In the meantime, the EU Commission has designated very large online platforms; Amazon and Zalando have challenged this designation and the new obligations which come with them. The EU Commission, in turn, was unhappy and publicly criticized that some online platforms published only very, very approximate user numbers on February 17, 2023, such as “less than 45 million.” Very recently, the Commission opened proceedings against X (formerly Twitter) for alleged breaches of the DSA.

The UK, in turn, has – at long last – adopted the Online Safety Act (formerly known as the Online Safety Bill), Korea is regulating online platforms, and the US attempted to do so (but the act has been suspended by the courts).

What will happen in 2024

Games companies will work against the February 17, 2024 deadline to become DSA compliant, trying to navigate among the multiple layers of obligations and duties that the never-so-complex EU framework is now providing for. Still, in 2024, we expect the EU Commission to first concentrate on the high-risk category of very large online platforms, not necessarily on games. Games companies will not get away unnoticed, but may not be the first being targeted in early 2024.

3. Metaverse

What we predicted (+/-)

While the topic might no longer look as hot as it did a year ago, the big players of the Metaverse game certainly have not given up their vision, so the legal challenges remain – and the DSA will not make things any easier. This is also because the DSA and, more generally, the recently enacted EU legislation for the Internet and the digital world, are pushing for an environment where consumer safety, access and interoperability are absolute prerequisites. The EU clearly has the ambition to regulate the internet – and thus the Metaverse.

What happened

The Metaverse did not seem to be a major issue in 2023, maybe even less than what we had expected. On the other hand, the appetite of the EU (and other lawmakers) to regulate platforms was stronger than ever, with the DSA and other platform regulations we have just mentioned above.

What will happen in 2024

Eventually, the new platform regulations will become a big challenge when the Metaverse resurfaces again. However, we don’t expect 2024 to be a “Metaverse year.”

4. NFTs

What we predicted (+)

Many investors into tokenized gaming will lose a lot of money, but some will get very rich. Tokenized games which become successful must expect regulators to look closer, too: tokens might also be regulated under banking laws (the question is whether they are just “utility tokens”).

Taxation is another challenge. The Italian tax authority affirmed on two occasions during 2022 that staking crypto-assets in a digital wallet cannot be held as a tax-exempt activity and that wallet holders are not exempt from paying taxes on crypto transactions even if the ‘location’ of the wallet is outside the country.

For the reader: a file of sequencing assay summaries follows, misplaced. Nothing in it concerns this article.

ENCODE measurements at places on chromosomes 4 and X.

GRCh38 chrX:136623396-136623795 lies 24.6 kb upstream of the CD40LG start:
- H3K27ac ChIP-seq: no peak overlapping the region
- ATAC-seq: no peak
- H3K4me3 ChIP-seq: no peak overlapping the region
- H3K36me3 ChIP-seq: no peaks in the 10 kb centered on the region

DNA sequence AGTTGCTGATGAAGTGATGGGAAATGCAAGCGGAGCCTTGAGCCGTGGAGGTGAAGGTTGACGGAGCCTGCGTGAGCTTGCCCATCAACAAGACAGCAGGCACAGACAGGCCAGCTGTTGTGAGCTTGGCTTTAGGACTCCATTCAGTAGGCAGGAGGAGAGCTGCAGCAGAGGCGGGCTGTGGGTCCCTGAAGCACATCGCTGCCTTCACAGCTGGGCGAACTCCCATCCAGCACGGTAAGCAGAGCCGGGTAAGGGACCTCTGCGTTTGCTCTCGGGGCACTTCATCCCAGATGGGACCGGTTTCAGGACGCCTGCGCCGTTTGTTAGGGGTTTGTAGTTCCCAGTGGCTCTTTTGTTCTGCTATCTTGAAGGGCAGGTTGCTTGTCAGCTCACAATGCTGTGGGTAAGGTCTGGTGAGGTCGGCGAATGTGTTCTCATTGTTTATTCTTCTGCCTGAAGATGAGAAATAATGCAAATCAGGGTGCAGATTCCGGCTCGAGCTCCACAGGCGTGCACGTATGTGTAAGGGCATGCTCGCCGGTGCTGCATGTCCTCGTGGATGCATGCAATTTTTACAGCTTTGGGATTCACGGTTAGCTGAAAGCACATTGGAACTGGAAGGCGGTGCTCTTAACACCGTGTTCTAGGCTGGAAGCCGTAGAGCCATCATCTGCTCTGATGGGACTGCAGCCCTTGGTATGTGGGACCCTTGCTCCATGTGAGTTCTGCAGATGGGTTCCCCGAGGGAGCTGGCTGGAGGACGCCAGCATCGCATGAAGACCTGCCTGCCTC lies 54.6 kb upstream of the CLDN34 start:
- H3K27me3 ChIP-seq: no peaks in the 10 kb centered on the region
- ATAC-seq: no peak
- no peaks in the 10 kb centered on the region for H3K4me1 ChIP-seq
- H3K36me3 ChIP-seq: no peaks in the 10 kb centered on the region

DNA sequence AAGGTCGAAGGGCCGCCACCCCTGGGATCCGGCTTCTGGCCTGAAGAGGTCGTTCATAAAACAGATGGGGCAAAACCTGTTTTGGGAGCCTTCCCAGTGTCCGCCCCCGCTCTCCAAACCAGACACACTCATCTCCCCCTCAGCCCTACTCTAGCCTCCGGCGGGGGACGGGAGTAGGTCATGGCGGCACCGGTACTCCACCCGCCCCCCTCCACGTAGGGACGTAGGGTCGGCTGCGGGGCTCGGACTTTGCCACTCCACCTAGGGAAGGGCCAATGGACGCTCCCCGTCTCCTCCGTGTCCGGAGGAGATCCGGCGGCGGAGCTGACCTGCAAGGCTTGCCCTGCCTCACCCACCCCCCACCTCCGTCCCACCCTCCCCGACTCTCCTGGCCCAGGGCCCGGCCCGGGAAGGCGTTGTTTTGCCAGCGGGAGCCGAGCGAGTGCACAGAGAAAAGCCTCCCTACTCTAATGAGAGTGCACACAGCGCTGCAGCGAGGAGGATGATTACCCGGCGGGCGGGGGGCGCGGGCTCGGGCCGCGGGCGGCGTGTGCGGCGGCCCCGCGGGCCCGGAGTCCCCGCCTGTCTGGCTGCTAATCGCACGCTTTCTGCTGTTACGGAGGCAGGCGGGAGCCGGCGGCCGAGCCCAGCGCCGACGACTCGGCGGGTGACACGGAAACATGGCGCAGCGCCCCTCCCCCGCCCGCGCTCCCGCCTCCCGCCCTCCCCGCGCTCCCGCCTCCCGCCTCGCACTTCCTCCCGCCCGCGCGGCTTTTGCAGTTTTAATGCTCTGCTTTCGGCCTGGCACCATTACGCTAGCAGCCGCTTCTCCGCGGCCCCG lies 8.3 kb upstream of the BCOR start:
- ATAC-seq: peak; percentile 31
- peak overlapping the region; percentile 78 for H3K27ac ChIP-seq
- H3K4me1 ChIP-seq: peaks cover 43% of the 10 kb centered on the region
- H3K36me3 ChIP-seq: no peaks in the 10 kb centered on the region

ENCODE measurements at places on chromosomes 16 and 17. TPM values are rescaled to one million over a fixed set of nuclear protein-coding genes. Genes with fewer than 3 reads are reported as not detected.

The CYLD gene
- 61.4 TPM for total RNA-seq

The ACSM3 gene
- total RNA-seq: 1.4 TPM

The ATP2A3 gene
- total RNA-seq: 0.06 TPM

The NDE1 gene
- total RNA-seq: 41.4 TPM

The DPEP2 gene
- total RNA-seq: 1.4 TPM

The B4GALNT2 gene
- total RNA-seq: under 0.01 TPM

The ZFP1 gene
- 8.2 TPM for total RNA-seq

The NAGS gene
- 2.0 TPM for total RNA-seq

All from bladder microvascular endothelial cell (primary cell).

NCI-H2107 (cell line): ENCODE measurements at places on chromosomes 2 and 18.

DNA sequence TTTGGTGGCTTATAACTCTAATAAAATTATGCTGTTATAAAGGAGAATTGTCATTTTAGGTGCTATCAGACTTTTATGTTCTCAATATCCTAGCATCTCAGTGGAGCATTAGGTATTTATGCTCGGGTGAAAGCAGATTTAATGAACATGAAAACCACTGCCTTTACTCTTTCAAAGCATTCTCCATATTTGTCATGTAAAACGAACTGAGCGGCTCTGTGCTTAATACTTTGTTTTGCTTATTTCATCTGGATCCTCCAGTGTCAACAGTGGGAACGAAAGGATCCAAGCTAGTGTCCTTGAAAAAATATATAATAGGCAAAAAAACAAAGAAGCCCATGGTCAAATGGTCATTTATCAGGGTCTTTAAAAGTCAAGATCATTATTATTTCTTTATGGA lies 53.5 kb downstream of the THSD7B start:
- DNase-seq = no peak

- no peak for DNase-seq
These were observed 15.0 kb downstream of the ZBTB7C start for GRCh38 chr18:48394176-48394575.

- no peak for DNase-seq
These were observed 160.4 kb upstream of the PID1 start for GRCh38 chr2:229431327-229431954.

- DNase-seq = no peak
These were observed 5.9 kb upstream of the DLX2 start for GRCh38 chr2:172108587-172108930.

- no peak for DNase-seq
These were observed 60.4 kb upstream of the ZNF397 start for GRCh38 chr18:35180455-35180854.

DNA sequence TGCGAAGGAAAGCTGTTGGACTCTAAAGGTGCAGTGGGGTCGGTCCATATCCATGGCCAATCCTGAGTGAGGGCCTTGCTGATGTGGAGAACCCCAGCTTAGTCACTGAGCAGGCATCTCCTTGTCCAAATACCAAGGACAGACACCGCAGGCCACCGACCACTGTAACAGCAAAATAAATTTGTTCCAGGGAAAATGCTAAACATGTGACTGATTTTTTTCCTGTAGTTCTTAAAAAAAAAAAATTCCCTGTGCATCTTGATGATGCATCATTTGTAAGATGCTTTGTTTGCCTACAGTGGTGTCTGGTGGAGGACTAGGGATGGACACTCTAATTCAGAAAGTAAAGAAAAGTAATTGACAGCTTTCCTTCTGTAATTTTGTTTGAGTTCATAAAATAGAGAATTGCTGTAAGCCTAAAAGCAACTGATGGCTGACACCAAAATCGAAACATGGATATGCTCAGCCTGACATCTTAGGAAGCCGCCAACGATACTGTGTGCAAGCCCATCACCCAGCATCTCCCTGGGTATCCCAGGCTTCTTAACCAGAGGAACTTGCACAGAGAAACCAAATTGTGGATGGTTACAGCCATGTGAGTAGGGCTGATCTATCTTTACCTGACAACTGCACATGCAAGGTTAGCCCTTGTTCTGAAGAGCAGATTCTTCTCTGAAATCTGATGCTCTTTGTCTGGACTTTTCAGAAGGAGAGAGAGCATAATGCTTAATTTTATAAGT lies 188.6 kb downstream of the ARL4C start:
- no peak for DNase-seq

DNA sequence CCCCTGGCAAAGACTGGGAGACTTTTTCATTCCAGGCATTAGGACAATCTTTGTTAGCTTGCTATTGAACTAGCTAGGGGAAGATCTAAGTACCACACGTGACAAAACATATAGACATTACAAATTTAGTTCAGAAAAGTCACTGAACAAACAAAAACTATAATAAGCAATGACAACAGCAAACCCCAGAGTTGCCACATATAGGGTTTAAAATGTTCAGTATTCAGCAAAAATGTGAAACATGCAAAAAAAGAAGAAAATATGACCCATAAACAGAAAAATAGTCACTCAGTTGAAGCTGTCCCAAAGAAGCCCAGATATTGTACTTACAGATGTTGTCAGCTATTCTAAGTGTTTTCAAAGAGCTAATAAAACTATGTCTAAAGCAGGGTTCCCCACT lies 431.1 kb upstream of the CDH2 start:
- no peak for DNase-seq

Since NFTs are mostly bought and traded via cryptocurrencies, these issues will become crucial, and there might also be other regulatory restraints and concerns.

What happened

Overall, many investors have lost a lot of money with NFTs. In Germany, a food retailer even offered shopping vouchers to disappointed investors as a trade for their worthless NFTs.

In late 2023, discussions arose about the potential risk of tokenized games for youngsters. The game Gods Unchained received an ‘Adults only’ ESRB rating because of its play-to-earn mechanics.

From a taxation perspective, Italy has provided for low-value proceeds derived from microtransactions involving NFTs or digital assets not to concur as taxable income as long as they are below the overall threshold of €2,000 a year; most in-games transactions aficionados would likely stay well below, therefore benefiting from such an exemption. However, NFTs in games have simply not taken off.

What will happen in 2024

In order to be successful, tokenized games might have to look for an audience other than core gamers are casual free-to-play gamers and reach the play-to-win audience. Tokenized games with loot box mechanics, however, might become a target for gambling authorities. The fact that the prize of a loot box usually cannot be turned into money is one of the strongest arguments to avoid being seen as gambling in many EU jurisdictions.

5. Terms of Use / EULAs

What we predicted (+/-)

We expect more enforcement activity with regard to the existing rules, and the Digital Services Act will impose new requirements for Terms of Use for online platforms (please see below) and, partly also for other intermediary services such as using child-appropriate language for services which are directed at or mainly used by minors, and making unsubscribing from a service as easy as signing up for it.

What happened

Enforcement activity regarding Terms of Use on the EU level was lower than what should have been expected, given the new and tight rules and the EU’s ambition that “consumer protection law got teeth.” These teeth have not yet been really used. On the other hand, companies have been working towards DSA-compliance, but many are not yet there.

What will happen in 2024

If teeth have not been shown in 2023 it might have been only because the new legislation was too fresh, and maybe also too complex to digest easily. We should expect teeth to come out more, as soon as both consumers and the competent agencies in the EU member countries will become more familiar and experienced with the new rules in the daily practice.

6. Loot Boxes

What we predicted (+)

The lootbox discussion will not stop. Not. At. All.

What happened

Sony, Electronic Arts, and Valve are under fire in Austria, where courts have ruled that consumers (which were backed by litigation financiers) are entitled to get a refund for the money they have spent on loot boxes.